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The paper's editorial of Aug. 31, regarding term limitation, was not in accord with what we have perceived to be fair public policy for a newspaper.

Your newspaper, which weakly attempts to be nonpolitical in its policy, was political in its attempt to label those who have led the petition drive to qualify the term limitation initiative for the ballot with "boorish behavior."It was political to then discount the merits of the measure and lead readers to believe they should dismiss it because of the editorial's view of the actions of a few well-intentioned but admittedly upset "petitioners."

But it is even more political for the paper to have editorialized against the term limitation initiative for several months before it qualified for the ballot, without once presenting the "pros" and "cons."

In June, we picked up an Idaho Statesman in Boise that had a full section of the Sunday paper devoted to term limitation, with "pros" and "cons" given by various people, and including the paper's own editorial.

This was in a neighboring state where signatures were being gathered and where the initiative is even more comprehensive than Utah's and which has also since qualified for the ballot.

We sent the section to the Deseret News editor, requesting that the paper consider doing something similar. The only response has been further negative editorials, with the other opinions only being offered through this forum.

Utahns and Americans in general want congressional reform. The single biggest congressional reform that can happen, we submit, is reform of the seniority system. Term limitation makes that reform possible.

When our Founding Fathers established this great nation, there was no "seniority." Everyone was equal. Imagine what kind of better product we would be looking at in health-care reform if the problem had been given to a Congress made up of representatives who were on a level playing field - where newcomers with fresh ideas and unencumbered agendas were treated much the same as others already there.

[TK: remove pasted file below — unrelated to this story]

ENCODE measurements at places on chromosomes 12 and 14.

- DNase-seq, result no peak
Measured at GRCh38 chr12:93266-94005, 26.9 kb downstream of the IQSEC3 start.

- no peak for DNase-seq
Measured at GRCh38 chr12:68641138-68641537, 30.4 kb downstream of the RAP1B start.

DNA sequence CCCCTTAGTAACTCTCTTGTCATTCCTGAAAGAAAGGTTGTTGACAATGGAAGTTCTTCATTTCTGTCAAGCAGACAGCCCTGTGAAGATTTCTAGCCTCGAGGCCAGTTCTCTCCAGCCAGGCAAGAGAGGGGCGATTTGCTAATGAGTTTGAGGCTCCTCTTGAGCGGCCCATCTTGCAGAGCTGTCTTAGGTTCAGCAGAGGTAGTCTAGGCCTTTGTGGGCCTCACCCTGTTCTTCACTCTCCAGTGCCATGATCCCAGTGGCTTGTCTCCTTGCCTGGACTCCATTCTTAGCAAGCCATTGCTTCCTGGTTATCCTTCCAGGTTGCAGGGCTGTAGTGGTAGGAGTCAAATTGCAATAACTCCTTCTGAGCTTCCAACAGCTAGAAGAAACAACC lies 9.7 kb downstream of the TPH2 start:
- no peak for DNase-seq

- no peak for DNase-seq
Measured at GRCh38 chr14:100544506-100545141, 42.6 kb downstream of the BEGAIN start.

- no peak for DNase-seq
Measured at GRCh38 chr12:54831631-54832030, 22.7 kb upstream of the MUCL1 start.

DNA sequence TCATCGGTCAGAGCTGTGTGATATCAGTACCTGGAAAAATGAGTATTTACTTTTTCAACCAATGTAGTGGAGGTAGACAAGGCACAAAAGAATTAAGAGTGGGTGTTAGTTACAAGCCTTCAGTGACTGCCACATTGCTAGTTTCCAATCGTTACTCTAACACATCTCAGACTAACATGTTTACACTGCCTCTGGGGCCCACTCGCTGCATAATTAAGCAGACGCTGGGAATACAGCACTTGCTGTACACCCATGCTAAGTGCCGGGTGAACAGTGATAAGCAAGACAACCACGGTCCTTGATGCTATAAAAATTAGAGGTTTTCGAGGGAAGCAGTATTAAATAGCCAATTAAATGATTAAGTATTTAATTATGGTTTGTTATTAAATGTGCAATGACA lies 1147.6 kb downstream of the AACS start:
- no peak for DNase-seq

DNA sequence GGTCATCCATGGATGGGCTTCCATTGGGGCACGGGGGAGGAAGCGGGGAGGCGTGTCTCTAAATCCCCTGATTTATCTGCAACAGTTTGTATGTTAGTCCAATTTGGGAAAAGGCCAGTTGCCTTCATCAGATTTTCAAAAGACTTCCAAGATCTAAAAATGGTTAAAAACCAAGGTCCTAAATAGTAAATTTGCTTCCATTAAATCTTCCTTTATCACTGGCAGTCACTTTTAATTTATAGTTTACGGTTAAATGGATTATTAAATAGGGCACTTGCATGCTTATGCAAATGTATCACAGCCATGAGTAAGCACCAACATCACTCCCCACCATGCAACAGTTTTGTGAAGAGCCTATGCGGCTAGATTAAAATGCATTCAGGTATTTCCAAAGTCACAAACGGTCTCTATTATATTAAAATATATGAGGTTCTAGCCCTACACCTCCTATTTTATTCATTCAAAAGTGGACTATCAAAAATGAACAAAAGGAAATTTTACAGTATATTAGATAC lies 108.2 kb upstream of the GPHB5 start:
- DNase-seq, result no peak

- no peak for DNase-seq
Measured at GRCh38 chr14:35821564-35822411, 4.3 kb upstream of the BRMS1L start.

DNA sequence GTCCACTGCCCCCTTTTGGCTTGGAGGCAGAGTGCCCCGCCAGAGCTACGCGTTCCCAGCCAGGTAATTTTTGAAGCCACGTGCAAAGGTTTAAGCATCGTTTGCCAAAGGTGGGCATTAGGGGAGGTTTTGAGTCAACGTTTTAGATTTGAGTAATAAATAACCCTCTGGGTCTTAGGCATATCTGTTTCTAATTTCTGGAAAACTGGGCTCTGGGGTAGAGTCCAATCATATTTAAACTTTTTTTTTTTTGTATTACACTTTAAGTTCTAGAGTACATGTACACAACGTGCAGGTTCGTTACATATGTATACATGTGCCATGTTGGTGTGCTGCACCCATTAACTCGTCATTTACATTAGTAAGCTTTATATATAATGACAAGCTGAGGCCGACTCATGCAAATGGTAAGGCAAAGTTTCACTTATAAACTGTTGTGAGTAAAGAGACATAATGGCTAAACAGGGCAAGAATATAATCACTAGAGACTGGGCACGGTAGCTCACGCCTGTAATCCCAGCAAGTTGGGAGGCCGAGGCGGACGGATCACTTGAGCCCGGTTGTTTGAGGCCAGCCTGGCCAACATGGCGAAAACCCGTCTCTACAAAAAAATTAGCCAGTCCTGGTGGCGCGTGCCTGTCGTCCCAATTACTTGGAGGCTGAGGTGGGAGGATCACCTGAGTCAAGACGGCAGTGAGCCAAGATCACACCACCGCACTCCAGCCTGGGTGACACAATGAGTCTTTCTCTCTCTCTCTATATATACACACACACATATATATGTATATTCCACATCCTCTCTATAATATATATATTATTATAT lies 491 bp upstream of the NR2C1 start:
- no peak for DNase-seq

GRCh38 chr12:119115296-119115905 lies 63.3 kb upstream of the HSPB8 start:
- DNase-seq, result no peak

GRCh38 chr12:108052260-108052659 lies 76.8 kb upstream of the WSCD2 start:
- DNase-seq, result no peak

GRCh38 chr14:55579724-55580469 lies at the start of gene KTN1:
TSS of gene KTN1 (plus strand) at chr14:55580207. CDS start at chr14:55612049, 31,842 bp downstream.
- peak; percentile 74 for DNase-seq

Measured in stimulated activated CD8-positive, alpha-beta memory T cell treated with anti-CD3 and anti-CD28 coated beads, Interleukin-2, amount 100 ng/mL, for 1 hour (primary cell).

We need term limits to dampen the power of the PACs and the many special interest groups. The incumbent now has too much money at her or his disposal to stay in office as long as she or he desires. And while the incumbent is in office, huge retirement incomes are built up in a short time, which we all pay for.

There is so much talent and leadership in this country, that it would be nice to see a Citizen's Congress, with people more able to run and be elected because of not having to face the all-powerful incumbency factors.

The major concern some people have with the initiative is the perception that Utah will lose seniority if it passes term limits and the other states don't. A constitutional amendment is needed to apply to all states, but that will only come through the pressure of the states.

Currently, 17 states have term limits, including some large states like California. This November, eight more states will be voting on term limits, including Massachusetts.

Every time a term limits initiative is placed on a ballot, it wins. Term limit initiatives have never lost by popular vote. When these 25 states have term limitation law, the pressure will continue with more states, building toward a constitutional amendment within the next 4-8 years.

If the national term limit movement stalls or fails, and puts Utah in a potentially bad position, Merrill Cook has gone on record stating that he would be the first to call for rescinding term limits for federal offices from Utah.

We are grateful to Merrill and Camille Cook, along with the other 150 petition carriers for their leadership and resources generously given to give us the opportunity to vote for this measure in November. Let's encourage Utahns to join other states to make major congressional reform possible with term limitation.

Nevin Limburg

John Limburg